Scenario Involving Civil Liability and Civil Action
Professor Phillip Edwards
September 14, 2014
In this scenario project I will identify four alleged crimes and one criminal civil action. In addition, I will apply principles involving criminal law relevant to the criminal justice practice, and I will demonstrate my understanding of civil liabilities relative to criminal justice agencies, and practitioners. Furthermore, I will identify case laws relevant to the possible civil action that could be brought against the police officer, the department and the city. After addressing these issues, I will have described a scenario involving a civil liability and a civil action.
When identifying the four alleged crimes and the one criminal civil action, regarding this scenario project, the four alleged crimes are: 1) attempted robbery, 2) drug possession, 3) carrying a gun, and 4) assault and battery. After speaking to a female victim, Officer Jones noticed an individual who partially fit the description, and walked toward them. Officer Jones identified himself, and told the individual to stop. Unfortunately, this individual did not stop, and kept on walking from the officer, and the officer shouted again identifying himself, but this time the individual stopped. When the individual stopped he looked at the officer and there was a big bulge in his right pocket, but refused to put his hands where the cop could see them. The subject began to reach inside his right pocket, and then he took his hands out of his right pocket, then the officer drew his weapon, and shot the individual in his left shoulder. The officer called for medical assistance, and went through the subject’s belongings, and found some baggies with cocaine and a cellphone. The individual was taken to the hospital, in stable condition, and after investigating the situation, this individual was not the perpetrator, in fact the female victim lied, and was involved in a domestic violence episode with her husband, for she did not want him to be arrested. I do think because of what happened, the individual who went to the hospital has grounds to possibly file a civil action against the police officer, his department, and the city.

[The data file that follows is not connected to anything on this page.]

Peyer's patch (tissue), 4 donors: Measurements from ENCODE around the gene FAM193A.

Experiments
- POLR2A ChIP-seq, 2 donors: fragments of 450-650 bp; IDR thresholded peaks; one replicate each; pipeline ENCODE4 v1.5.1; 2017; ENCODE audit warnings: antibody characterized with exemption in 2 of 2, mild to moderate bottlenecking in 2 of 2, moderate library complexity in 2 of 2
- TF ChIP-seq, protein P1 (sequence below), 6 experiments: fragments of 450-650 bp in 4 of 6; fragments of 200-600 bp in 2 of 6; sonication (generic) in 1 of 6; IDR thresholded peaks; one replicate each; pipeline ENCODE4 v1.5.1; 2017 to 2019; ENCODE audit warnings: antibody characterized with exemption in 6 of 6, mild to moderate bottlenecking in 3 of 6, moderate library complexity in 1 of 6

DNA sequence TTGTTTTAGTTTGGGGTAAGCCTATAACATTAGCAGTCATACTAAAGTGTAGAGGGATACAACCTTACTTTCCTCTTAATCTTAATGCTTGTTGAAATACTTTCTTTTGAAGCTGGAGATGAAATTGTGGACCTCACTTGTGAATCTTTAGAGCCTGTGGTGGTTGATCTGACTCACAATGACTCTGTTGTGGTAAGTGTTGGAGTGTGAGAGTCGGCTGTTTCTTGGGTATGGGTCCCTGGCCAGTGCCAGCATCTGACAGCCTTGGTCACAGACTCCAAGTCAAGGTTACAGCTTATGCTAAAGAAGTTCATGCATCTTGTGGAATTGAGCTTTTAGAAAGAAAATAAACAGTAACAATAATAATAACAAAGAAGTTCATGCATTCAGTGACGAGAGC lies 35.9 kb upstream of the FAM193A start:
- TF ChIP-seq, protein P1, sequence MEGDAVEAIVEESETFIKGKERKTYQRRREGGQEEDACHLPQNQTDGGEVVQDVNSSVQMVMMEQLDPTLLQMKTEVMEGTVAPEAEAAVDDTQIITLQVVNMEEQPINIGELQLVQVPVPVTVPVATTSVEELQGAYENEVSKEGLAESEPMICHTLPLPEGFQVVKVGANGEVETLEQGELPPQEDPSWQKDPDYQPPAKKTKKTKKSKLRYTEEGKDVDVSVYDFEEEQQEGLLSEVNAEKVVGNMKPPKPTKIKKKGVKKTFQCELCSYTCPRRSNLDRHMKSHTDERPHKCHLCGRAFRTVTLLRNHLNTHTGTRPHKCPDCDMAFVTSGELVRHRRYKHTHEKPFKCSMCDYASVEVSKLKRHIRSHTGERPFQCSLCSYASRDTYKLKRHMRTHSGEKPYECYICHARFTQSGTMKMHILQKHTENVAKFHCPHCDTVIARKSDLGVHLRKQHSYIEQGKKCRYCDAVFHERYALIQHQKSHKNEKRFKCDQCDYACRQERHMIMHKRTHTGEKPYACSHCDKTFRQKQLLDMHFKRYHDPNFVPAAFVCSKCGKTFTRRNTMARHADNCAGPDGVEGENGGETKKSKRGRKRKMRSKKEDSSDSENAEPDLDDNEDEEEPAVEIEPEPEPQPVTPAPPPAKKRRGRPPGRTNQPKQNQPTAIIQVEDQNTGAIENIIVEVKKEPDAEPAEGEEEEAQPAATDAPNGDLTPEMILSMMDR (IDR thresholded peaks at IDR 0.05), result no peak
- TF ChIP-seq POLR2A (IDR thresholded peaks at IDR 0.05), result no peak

When applying principles of criminal law to criminal justice practice in this scenario, according to Sage Publications (2009, p.4) “Criminal law is law which defines certain types of behavior as being criminal, and allow those types of behavior to be punished in some way by the state. However, another kind of law called substantive criminal law, relates to the action which involves behavior characterized as felonious, emerging into punishment provided from a state in which individuals are found at fault, or is liable for violating laws (statutes). This law is different from procedural law, for this law gives description and governance providing authority to criminal justice agencies, so they can check thoroughly bringing action against those from court, by indicting them and cracking down on crimes. Furthermore, substantive law is different from civil law, for it handles alternate patterns involving behavior, developed into a few models of repayment, usually monetary once a judge decides an individual is found guilty. In criminal law cases an individual must be proven guilty, provided the evidence presented as guilty, is over and above acceptable doubt.
When demonstrating my understanding of civil liability, I see that this law is one that should be conveniently monitored, and it identifies over 60K cases of civil law, registered on a yearly basis opposing Criminal Justice practitioners. According to Ross (2012, paragraph1) “This increasing litigation poses a significant problem for law enforcement and other personnel who must ensure that they are performing their legal duties within the boundaries of case law”. To summarize, they require performance recognizing...
References: Civil Remedies, Human Rights Watch, retrieved from www.hr
Findlaw, Major Case Laws For Cops, retrieved from www.Findlaw.com/us/471/1htm.
Floyd et al. v. City of New York et al., Center For Constitutional Rights retrieved from www.ccrjustice.org
Ross, D. L. (2012) Civil Liability in Criminal Justice, retrieved from www.elsevier.com/../civil-liability-in-criminal-justice/...
Ross, D. L. (2012) Civil Liability in Criminal Justice, retrieved from www.books.google.com
Sage Publication (2009), Part 1 General Principles of Criminal Law, retrieved from www.sagepub.com/upm-data/31550_01_Cross_Ch_01.pdf
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